Do you know what types of DNS records are out there? If you don’t know them all, don’t worry, we will explain them all in brief. By identifying them, you can easily manage your DNS plan in the best possible way.
Are you a hosting provider who is searching for new ways to improve the user experience? The competition always looks like they are one step ahead and you struggle to keep up. You can’t afford to renew your equipment so often, so you are looking for another option.
Have you checked the possibility to implement Managed DNS in your hosting company?
Not yet!? Let us show you why this could be an excellent chance for you.
Can you guess what email forwards do? Yes, it is very simple, they redirect emails from one mailbox to another. Just as you can forward manually any email from your inbox to another email, email forwards can do the same but automatically.
Imagine you have several domains and emails in each, but you also have one primary email that you use for other tasks that you have. Wouldn’t it be convenient to receive all incoming messages in one place? You simply set up a mail forwards feature (a.k.a email forwarding) from your email firstname.lastname@example.org to your personal mailbox, and all of the incoming emails will be redirected to there by default.
Traffic director is a way to optimize and manage the traffic going to your domain by using geographical-based routing. Like this, your clients from Asia will get connected to your Asian servers; your European clients will connect to the closest servers they have in Europe and so on.
Traffic Director is a cloud-based implementation of Load Balancing (you can check our article on Load Balancing). It helps to improve the performance of your network. It can be incredibly useful for medium and large companies that need to deliver content to different parts of the world.
Some companies call this service traffic director, others global traffic director or GeoDNS director, but it is best known as GeoDNS, and that is why we use this term as the name of our service.
Transferring your domain name is a straightforward procedure. People do it for different reasons: some are not happy with their current domain register’s service, others were unpleasantly surprised by a price increase, and they decided to move to another.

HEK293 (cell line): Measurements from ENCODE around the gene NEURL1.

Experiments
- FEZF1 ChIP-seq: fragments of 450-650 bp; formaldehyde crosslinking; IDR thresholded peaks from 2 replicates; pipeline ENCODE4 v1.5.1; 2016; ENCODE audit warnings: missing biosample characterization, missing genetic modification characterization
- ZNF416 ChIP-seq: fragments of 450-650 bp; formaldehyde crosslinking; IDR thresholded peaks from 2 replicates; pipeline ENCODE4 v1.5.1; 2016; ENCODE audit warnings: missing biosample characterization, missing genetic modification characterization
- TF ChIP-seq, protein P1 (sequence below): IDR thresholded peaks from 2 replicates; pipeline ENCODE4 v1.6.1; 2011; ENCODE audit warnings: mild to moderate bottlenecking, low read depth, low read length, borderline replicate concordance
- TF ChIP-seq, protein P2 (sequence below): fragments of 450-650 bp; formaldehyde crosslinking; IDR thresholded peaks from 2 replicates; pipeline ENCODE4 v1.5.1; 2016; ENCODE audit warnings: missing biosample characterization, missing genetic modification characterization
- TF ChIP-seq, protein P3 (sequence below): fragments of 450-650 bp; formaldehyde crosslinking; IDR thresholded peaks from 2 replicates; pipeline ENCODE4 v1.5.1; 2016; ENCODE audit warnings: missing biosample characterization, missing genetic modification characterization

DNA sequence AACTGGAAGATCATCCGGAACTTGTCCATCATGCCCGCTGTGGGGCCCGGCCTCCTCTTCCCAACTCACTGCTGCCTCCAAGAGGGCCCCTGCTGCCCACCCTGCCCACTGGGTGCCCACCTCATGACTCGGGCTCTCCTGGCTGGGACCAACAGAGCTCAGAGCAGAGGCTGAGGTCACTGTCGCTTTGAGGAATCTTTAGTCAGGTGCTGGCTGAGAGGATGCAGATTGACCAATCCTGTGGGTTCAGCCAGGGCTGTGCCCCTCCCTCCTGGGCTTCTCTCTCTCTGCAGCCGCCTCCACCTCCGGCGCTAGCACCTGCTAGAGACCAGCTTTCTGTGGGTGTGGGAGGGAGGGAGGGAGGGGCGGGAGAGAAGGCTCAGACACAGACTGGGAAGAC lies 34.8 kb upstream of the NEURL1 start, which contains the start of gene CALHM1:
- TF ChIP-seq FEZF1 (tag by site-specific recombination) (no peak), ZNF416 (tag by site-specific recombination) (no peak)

Why should you move your domain name to ClouDNS
One year FREE – We offer you a one-year extension for free! You can enjoy the extra period at no additional cost. This means, if your domain registration is expiring on 26.09.2018, now the new period will be 26.09.2019.
Risk-free transfer – If the process got interrupted, something happened that stopped you from transferring your domain, or you just quit, you will get your money back. You will not suffer any downtime during this time.
Free DNS account – You can use all features of our Free DNS and easily upgrade to some of our Premium plans.
Seamless transfer – Your domain name’s name servers are not altered anytime during the transfer process Hence your domain will not face ANY downtime during this process.
There are various ways of sending data over IP – TCP, UDP, DCCP, SCTP, RSVP and more. We will focus our attention on the two that are most used – the UDP (User Datagram Protocol) and the TCP (Transmission Control Protocol).
UDP and TCP
Both protocols are used to send packets of data over the internet. They do that on top of the IP protocol, which means that they direct the packets to IP addresses. They are treated very similar on their way from the users’ computers, through the routers and all the way to the end destination.
What is Reverse DNS?
You probably know already what is a forward DNS. It links the hostname/domain to the IP address. Now think from the opposite direction. Reverse DNS, also known as rDNS is doing the mirror action, using the IP address to find the hostname/domain. You might be surprised that this is actually needed, but it has significant application. It is very useful for e-mail verifications B2B and troubleshooting.
The authoritative DNS server is the final holder of the IP of the domain you are looking for. When you write a domain name in your browser, a DNS query is sent to your internet service provider (ISP). The ISP has a recursive server, which might have the needed information cached in its memory. But if the data is outdated, this recursive server need to find the IP elsewhere. It will try to find it in other recursive servers, but if it can’t, it needs to get the IP address from an authoritative DNS server.
You have probably seen the “https” in most of the online shops like Amazon, eBay, and Alibaba. Or maybe a green lock icon just before the domain’s name. These are clear signs that the website you are using is secure, it has an SSL certificate or a TLS one. You can safely browse it, use passwords and even pay with your credit card without the threat that someone will steal your data. The SSL certificate gives both protection and prestige to the websites using it.
What is an SSL Certificate?
DDoS Attacks are widespread threats on the internet. With the continually increasing numbers of connected devices and new innovative ways of hacking them, we can’t just stay and wait to get affected. We should smartly implement our DNS infrastructure and choose a trusted DNS provider to be safe and to evade the downtime of our services.
But to be protected, we must know the danger.
DDoS attack (denial-of-service attack). There are few different types, but in general, a DDoS attack is an attempt to overwhelm the target (a computer, few connected computers or a whole DNS network) with high traffic from multiple sources.